Parents should name guardians and put together a plan for what should happen to their children if they died, says John O. McManus, a trusts and estates lawyer in New York City. Those instructions can include guidelines for medical treatment and preferences on what type of school they would like their child to attend, he says. Parents who have amassed a sizeable amount of savings — think millions — may want to create a trust that would help them pass the money on to their children in a tax efficient way, he says.  

5. Review your life insurance: At this age, buying life insurance can be about more than just protecting your children and your spouse. Business owners — especially those who have had some success — may want to buy a life insurance policy to help protect their businesses, McManus says. A spouse or a child inheriting a business worth more than $5 million may need to pay taxes on that transfer and the bill may be due in less than a year, he says. If they don’t have the cash on hand to cover the tax bill, they may be forced to liquidate the company to cover the tax bill, he says.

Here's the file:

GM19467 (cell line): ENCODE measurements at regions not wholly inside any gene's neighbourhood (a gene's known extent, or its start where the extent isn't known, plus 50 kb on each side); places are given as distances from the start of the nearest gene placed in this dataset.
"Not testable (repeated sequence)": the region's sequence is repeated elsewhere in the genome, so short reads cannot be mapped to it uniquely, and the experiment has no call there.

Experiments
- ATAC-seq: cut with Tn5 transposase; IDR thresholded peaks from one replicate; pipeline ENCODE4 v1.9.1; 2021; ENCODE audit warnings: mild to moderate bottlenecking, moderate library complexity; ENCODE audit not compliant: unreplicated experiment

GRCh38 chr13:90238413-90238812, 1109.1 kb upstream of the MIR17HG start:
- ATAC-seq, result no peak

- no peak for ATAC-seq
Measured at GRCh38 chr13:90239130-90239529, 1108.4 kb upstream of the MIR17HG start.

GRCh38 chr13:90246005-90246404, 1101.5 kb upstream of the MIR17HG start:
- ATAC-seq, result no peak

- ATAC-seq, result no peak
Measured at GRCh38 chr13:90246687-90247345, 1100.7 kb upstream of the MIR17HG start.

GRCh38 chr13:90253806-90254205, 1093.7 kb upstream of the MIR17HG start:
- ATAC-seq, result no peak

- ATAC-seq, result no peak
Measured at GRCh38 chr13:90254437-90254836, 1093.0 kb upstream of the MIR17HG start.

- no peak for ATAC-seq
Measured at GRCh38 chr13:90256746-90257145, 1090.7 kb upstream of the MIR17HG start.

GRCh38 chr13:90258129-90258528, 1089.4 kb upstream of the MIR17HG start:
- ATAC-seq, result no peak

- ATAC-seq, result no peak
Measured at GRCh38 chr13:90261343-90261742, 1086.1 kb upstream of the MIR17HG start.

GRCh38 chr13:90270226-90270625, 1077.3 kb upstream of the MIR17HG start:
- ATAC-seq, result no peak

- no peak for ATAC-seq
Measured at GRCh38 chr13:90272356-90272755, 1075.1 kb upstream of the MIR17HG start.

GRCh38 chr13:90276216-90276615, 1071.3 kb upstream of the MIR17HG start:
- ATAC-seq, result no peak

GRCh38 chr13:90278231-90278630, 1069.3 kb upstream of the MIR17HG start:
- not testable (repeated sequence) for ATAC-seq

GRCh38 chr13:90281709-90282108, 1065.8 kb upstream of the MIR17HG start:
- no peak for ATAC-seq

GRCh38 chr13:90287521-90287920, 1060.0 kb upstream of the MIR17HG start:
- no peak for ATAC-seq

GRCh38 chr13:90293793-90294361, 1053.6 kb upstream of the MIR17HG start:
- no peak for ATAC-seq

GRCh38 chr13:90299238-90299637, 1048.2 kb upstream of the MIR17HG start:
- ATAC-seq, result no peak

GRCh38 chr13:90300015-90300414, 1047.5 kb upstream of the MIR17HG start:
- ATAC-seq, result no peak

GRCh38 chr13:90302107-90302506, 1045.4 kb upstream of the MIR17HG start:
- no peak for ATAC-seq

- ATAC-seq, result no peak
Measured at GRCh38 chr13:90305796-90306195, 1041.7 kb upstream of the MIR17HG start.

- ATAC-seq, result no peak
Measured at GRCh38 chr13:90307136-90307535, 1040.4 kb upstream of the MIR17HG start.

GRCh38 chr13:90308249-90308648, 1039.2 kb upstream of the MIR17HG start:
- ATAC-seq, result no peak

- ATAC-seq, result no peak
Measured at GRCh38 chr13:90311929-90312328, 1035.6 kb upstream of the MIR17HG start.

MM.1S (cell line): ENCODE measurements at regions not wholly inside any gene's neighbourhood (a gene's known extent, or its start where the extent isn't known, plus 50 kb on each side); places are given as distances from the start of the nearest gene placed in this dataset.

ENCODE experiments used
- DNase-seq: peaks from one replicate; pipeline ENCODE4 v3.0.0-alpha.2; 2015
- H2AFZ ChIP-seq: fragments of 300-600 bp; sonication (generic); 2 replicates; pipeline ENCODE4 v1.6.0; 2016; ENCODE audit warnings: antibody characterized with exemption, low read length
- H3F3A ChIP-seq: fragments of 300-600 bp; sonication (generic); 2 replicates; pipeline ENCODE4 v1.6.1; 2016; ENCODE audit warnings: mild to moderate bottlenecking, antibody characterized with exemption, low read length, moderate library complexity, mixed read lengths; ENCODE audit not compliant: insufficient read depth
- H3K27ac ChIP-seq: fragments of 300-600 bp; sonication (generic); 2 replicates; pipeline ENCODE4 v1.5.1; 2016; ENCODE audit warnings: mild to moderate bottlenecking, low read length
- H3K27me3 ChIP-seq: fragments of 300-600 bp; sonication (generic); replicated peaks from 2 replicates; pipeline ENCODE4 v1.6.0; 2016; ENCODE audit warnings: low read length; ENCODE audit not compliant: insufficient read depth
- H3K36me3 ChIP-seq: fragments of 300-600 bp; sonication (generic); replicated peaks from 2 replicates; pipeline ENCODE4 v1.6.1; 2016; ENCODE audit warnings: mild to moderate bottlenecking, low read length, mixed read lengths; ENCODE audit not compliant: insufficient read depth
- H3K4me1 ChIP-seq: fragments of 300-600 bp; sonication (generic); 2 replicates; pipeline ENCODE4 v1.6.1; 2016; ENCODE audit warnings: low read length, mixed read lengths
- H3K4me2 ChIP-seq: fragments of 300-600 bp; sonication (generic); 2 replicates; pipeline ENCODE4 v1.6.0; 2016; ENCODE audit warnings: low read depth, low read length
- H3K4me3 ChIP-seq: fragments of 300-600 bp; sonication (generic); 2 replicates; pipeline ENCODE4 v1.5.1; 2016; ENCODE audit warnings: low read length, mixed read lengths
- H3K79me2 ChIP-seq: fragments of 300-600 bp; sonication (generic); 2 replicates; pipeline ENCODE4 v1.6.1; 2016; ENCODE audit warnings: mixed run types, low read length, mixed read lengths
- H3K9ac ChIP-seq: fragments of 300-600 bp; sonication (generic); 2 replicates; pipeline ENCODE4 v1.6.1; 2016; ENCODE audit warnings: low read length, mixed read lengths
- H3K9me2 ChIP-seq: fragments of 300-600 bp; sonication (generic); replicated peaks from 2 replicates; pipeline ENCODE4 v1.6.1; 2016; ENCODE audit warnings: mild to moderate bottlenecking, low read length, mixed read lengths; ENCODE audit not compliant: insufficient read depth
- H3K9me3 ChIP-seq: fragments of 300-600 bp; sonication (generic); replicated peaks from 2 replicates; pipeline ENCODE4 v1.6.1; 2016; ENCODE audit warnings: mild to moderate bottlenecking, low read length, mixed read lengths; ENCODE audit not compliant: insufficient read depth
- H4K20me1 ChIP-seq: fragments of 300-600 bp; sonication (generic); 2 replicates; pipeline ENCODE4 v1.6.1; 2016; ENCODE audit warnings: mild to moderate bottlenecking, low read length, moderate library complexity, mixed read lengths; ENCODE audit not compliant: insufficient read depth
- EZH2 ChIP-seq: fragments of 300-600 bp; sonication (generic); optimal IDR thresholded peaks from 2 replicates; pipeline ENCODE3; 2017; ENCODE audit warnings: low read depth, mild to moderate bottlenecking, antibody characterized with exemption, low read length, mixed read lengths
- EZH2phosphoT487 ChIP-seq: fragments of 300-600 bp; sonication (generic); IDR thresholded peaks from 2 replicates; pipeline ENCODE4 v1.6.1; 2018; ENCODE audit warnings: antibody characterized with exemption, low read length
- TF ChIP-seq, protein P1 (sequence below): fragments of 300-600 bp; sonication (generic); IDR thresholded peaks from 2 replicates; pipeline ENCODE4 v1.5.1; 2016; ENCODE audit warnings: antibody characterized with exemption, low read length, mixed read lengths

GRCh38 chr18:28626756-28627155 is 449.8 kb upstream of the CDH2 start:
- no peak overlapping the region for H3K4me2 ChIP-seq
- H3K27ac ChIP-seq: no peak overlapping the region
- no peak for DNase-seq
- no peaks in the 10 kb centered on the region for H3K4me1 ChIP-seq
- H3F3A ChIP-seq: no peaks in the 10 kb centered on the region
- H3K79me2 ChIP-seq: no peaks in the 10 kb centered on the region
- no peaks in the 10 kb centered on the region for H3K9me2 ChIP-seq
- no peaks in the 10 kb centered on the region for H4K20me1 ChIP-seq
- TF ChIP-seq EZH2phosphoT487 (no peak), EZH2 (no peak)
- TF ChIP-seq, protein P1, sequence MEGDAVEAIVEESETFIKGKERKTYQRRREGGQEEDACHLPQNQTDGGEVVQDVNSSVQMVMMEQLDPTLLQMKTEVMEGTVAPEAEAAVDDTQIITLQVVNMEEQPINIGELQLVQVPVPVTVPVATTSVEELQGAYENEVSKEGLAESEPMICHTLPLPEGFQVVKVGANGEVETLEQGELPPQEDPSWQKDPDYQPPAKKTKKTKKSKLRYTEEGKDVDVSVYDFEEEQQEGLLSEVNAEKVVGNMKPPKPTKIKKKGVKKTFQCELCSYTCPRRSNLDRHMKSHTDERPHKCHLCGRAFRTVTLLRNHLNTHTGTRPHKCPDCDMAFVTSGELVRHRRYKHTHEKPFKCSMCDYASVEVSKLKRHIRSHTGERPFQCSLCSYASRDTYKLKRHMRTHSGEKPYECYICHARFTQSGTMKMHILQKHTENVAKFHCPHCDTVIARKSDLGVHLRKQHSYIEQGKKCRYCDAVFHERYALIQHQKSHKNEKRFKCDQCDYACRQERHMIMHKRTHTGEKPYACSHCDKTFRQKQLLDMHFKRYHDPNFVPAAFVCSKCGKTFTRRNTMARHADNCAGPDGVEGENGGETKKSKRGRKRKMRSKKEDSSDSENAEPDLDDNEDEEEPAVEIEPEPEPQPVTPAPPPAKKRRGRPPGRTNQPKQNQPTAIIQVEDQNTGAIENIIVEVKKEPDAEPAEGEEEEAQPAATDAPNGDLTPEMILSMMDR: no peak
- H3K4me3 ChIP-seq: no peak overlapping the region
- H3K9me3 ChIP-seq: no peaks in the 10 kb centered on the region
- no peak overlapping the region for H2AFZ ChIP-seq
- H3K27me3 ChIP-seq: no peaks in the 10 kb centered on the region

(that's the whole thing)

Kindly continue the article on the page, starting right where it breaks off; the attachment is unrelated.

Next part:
A life insurance policy could provide the funds to cover that tax bill and allow the family to keep the business intact, McManus says. Single people with small businesses may not have to worry about this, he adds, since smaller estates may not be subject to federal taxes.

If you don’t own a business, a life insurance policy is still good for protecting your family and your assets. If one spouse dies, the coverage could help the other spouse financially when it comes to paying the mortgage and supporting the children. And it isn’t just the working spouse who needs to be covered, advisers say. A life insurance policy can help pay for child care and other costs if a stay-at-home parent dies.